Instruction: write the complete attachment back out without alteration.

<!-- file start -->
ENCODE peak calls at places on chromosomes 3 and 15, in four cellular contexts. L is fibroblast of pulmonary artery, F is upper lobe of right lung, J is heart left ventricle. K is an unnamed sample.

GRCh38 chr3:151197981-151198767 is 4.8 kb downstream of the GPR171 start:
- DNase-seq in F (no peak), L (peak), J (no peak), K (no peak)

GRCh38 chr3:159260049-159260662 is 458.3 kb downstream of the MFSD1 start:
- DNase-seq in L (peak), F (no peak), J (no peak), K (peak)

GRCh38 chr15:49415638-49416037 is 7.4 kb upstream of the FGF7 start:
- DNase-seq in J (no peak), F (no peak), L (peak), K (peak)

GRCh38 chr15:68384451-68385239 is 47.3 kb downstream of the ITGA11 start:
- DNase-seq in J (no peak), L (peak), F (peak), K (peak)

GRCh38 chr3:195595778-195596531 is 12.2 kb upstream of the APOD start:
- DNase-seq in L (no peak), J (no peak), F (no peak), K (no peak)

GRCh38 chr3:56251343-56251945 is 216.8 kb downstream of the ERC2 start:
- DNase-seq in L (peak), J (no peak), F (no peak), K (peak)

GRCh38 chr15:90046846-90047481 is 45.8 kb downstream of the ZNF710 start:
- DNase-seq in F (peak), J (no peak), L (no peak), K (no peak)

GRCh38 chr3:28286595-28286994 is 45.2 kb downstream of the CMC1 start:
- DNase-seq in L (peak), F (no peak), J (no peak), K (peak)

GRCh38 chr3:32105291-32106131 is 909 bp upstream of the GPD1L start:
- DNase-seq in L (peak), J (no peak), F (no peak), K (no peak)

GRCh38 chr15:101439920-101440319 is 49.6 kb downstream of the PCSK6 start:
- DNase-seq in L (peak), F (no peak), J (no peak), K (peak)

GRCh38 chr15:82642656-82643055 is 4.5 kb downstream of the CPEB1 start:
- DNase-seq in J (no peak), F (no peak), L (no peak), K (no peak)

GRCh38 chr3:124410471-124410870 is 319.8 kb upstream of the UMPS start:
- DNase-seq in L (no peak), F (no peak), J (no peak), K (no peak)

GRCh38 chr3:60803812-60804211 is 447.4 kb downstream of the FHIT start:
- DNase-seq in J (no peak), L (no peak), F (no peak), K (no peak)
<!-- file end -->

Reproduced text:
ENCODE peak calls at places on chromosomes 3 and 15, in four cellular contexts. L is fibroblast of pulmonary artery, F is upper lobe of right lung, J is heart left ventricle. K is an unnamed sample.

GRCh38 chr3:151197981-151198767 is 4.8 kb downstream of the GPR171 start:
- DNase-seq in F (no peak), L (peak), J (no peak), K (no peak)

GRCh38 chr3:159260049-159260662 is 458.3 kb downstream of the MFSD1 start:
- DNase-seq in L (peak), F (no peak), J (no peak), K (peak)

GRCh38 chr15:49415638-49416037 is 7.4 kb upstream of the FGF7 start:
- DNase-seq in J (no peak), F (no peak), L (peak), K (peak)

GRCh38 chr15:68384451-68385239 is 47.3 kb downstream of the ITGA11 start:
- DNase-seq in J (no peak), L (peak), F (peak), K (peak)

GRCh38 chr3:195595778-195596531 is 12.2 kb upstream of the APOD start:
- DNase-seq in L (no peak), J (no peak), F (no peak), K (no peak)

GRCh38 chr3:56251343-56251945 is 216.8 kb downstream of the ERC2 start:
- DNase-seq in L (peak), J (no peak), F (no peak), K (peak)

GRCh38 chr15:90046846-90047481 is 45.8 kb downstream of the ZNF710 start:
- DNase-seq in F (peak), J (no peak), L (no peak), K (no peak)

GRCh38 chr3:28286595-28286994 is 45.2 kb downstream of the CMC1 start:
- DNase-seq in L (peak), F (no peak), J (no peak), K (peak)

GRCh38 chr3:32105291-32106131 is 909 bp upstream of the GPD1L start:
- DNase-seq in L (peak), J (no peak), F (no peak), K (no peak)

GRCh38 chr15:101439920-101440319 is 49.6 kb downstream of the PCSK6 start:
- DNase-seq in L (peak), F (no peak), J (no peak), K (peak)

GRCh38 chr15:82642656-82643055 is 4.5 kb downstream of the CPEB1 start:
- DNase-seq in J (no peak), F (no peak), L (no peak), K (no peak)

GRCh38 chr3:124410471-124410870 is 319.8 kb upstream of the UMPS start:
- DNase-seq in L (no peak), F (no peak), J (no peak), K (no peak)

GRCh38 chr3:60803812-60804211 is 447.4 kb downstream of the FHIT start:
- DNase-seq in J (no peak), L (no peak), F (no peak), K (no peak)